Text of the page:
All Posts Tagged With: "Reputation of Canadian Universities"
Ontario and Quebec schools well-regarded by recruiters
There’s a new piece of information to consider when applying to universities. A survey of 2,500 recruiters in 20 countries has found the 150 schools with the “most employable graduates.”
British and U.S. universities dominate, while only seven Canadian schools made the list. All of the Canadian entries are in Ontario and Quebec, despite the fact that western Canada’s schools fared well in the 2013 Maclean’s University Rankings. The University of British Columbia, for example, came second in the Maclean’s Medical Doctoral ranking but didn’t register here.
With that noted, here are the seven Canadian universities that made the 2012 Global Employability ranking, a list by from French firm Emerging and German pollster Trendence:
24. University of Toronto (3rd in Maclean’s Medical Doctoral ranking)
Continue reading Seven Canadian universities on “most employable” list
Canada’s top two improve showings, but the rest fall down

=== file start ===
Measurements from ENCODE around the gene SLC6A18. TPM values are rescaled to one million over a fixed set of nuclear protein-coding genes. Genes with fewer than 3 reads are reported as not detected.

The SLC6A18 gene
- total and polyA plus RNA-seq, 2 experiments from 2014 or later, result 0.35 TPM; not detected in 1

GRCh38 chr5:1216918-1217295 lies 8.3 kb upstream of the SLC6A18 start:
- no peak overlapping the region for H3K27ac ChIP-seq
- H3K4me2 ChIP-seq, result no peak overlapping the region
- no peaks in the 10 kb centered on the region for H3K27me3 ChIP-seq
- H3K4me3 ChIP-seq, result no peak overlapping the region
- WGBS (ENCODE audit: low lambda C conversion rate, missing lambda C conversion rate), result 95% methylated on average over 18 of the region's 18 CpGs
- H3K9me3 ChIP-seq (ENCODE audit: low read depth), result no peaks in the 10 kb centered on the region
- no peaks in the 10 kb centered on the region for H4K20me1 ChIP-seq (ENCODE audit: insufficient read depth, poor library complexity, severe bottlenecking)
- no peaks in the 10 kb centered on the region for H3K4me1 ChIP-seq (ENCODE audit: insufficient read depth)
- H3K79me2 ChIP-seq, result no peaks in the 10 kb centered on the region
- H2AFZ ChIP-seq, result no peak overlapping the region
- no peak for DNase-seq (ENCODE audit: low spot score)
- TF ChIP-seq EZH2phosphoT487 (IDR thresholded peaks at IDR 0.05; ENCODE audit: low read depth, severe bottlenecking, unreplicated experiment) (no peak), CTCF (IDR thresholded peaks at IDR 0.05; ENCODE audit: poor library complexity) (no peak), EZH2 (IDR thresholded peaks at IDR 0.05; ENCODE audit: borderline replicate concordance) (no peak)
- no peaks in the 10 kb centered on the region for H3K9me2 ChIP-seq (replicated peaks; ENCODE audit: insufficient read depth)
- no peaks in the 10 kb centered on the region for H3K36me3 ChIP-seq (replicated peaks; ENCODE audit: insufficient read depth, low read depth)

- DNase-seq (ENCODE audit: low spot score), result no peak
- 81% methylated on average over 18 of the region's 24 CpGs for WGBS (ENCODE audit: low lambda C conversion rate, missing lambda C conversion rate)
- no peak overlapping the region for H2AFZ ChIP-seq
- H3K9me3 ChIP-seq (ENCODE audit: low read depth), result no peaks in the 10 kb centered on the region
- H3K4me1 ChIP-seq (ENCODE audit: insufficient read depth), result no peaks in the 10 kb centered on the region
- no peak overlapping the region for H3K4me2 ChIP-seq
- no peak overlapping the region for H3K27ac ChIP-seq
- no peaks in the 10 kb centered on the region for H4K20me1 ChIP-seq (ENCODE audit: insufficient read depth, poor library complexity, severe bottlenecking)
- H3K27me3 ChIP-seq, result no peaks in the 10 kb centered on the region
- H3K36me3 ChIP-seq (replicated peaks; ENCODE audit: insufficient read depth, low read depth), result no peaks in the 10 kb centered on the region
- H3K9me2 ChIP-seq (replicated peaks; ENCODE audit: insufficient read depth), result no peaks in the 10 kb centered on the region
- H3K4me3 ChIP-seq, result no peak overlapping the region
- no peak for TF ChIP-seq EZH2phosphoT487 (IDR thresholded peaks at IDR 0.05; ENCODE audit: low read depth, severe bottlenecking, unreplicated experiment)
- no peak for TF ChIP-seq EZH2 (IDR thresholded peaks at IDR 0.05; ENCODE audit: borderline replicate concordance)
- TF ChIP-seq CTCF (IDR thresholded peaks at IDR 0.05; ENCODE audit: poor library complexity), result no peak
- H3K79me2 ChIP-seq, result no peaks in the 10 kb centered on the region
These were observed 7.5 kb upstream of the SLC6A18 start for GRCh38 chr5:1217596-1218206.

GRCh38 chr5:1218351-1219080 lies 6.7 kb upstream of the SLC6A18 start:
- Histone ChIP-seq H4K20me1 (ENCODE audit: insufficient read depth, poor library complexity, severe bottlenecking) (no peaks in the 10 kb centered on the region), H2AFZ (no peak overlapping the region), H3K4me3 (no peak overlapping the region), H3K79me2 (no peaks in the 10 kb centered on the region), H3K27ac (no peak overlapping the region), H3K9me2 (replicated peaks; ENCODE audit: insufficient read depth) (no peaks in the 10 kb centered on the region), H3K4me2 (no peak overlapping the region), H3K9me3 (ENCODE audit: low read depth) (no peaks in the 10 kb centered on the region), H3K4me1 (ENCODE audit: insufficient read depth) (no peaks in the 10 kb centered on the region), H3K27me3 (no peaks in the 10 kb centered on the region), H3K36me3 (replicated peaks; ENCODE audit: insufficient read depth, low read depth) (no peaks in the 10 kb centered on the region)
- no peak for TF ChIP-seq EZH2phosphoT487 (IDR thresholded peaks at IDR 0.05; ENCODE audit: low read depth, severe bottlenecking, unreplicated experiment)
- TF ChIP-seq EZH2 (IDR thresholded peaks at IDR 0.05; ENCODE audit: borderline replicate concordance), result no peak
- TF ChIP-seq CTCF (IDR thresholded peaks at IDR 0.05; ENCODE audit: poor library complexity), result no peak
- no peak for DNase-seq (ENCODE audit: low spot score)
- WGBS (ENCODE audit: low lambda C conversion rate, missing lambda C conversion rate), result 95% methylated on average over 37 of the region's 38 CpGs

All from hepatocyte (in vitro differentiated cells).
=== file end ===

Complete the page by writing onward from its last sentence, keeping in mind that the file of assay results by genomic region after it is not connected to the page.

QS World University Rankings has released their Top 300 schools of 2011. This year, Canada’s top two schools, McGill and Toronto, each edged up a notch. So did McMaster and Western Ontario. But every other Canadian school dropped down from their 2010 standing (offered in parentheses) and one school, Laval, fell off the list.
17. McGill University (19)
23. University of Toronto (29)
51. University of British Columbia (44)
100. University of Alberta (78)
137. University of Montreal (136)
144. Queen’s University (132)
157. University of Western Ontario (164)
159. McMaster University (162)
160. University of Waterloo (145)
218. University of Calgary (165)
234. Dalhousie University (212)
256. University of Ottawa (231)
260. Simon Fraser University (214)
292. University of Victoria (241)
About the methodology:
The rankings were derived mainly from a survey of 34,000 academics who ranked the schools from those producing the most world-leading research in their fields to those producing the least. That survey was weighted at 40 per cent. Reputation among employers, derived from a survey of 17,000 managers who hire university grads, counted for 10 per cent. Citations per faculty counted for 20 per cent. Faculty-student ratio (lower is better) counted for 20 per cent. Proportion of international students counted for five per cent. Proportion of international faculty counted for five per cent too.
The Shanghai Jiao Tong Academic Ranking of World Universities, which uses only objective data, like citations per faculty — no reputation surveys were included — found in August that Toronto is the best in Canada, the University of British Columbia is second and McGill University is third.
Click to see how other Canadian universities made the World Top 500 in 2011.
Watch for the 21st Annual Maclean’s University Rankings — on newsstands in November.